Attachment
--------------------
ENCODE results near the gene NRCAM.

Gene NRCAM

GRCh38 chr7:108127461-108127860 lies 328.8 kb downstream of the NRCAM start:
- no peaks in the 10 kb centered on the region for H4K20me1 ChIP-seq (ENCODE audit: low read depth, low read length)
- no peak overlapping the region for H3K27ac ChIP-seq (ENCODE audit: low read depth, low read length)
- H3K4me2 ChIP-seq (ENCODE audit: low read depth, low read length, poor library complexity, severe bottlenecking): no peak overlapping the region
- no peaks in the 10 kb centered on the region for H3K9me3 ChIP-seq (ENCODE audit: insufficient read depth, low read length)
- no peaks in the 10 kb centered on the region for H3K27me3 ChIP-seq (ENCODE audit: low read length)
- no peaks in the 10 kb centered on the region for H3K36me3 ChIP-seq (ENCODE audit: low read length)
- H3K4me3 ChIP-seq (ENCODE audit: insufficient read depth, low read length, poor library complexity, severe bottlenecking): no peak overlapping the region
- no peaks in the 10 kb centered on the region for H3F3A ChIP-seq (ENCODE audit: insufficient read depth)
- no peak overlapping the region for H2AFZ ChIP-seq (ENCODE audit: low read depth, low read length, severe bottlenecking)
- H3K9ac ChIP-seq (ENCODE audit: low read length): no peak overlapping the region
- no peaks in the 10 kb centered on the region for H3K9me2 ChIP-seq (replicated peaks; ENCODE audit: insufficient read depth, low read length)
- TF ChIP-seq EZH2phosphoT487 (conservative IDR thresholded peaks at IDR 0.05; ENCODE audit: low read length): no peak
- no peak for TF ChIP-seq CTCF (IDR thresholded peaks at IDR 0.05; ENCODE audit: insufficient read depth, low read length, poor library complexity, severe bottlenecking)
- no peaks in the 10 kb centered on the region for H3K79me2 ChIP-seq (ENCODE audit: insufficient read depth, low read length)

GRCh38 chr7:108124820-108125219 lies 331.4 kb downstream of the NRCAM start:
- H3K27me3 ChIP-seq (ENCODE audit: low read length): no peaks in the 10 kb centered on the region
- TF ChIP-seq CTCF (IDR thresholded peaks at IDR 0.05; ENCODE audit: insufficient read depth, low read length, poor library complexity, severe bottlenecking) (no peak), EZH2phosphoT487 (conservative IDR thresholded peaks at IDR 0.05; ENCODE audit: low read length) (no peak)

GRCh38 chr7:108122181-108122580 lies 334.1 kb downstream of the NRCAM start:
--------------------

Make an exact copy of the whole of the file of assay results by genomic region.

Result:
ENCODE results near the gene NRCAM.

Gene NRCAM

GRCh38 chr7:108127461-108127860 lies 328.8 kb downstream of the NRCAM start:
- no peaks in the 10 kb centered on the region for H4K20me1 ChIP-seq (ENCODE audit: low read depth, low read length)
- no peak overlapping the region for H3K27ac ChIP-seq (ENCODE audit: low read depth, low read length)
- H3K4me2 ChIP-seq (ENCODE audit: low read depth, low read length, poor library complexity, severe bottlenecking): no peak overlapping the region
- no peaks in the 10 kb centered on the region for H3K9me3 ChIP-seq (ENCODE audit: insufficient read depth, low read length)
- no peaks in the 10 kb centered on the region for H3K27me3 ChIP-seq (ENCODE audit: low read length)
- no peaks in the 10 kb centered on the region for H3K36me3 ChIP-seq (ENCODE audit: low read length)
- H3K4me3 ChIP-seq (ENCODE audit: insufficient read depth, low read length, poor library complexity, severe bottlenecking): no peak overlapping the region
- no peaks in the 10 kb centered on the region for H3F3A ChIP-seq (ENCODE audit: insufficient read depth)
- no peak overlapping the region for H2AFZ ChIP-seq (ENCODE audit: low read depth, low read length, severe bottlenecking)
- H3K9ac ChIP-seq (ENCODE audit: low read length): no peak overlapping the region
- no peaks in the 10 kb centered on the region for H3K9me2 ChIP-seq (replicated peaks; ENCODE audit: insufficient read depth, low read length)
- TF ChIP-seq EZH2phosphoT487 (conservative IDR thresholded peaks at IDR 0.05; ENCODE audit: low read length): no peak
- no peak for TF ChIP-seq CTCF (IDR thresholded peaks at IDR 0.05; ENCODE audit: insufficient read depth, low read length, poor library complexity, severe bottlenecking)
- no peaks in the 10 kb centered on the region for H3K79me2 ChIP-seq (ENCODE audit: insufficient read depth, low read length)

GRCh38 chr7:108124820-108125219 lies 331.4 kb downstream of the NRCAM start:
- H3K27me3 ChIP-seq (ENCODE audit: low read length): no peaks in the 10 kb centered on the region
- TF ChIP-seq CTCF (IDR thresholded peaks at IDR 0.05; ENCODE audit: insufficient read depth, low read length, poor library complexity, severe bottlenecking) (no peak), EZH2phosphoT487 (conservative IDR thresholded peaks at IDR 0.05; ENCODE audit: low read length) (no peak)

GRCh38 chr7:108122181-108122580 lies 334.1 kb downstream of the NRCAM start: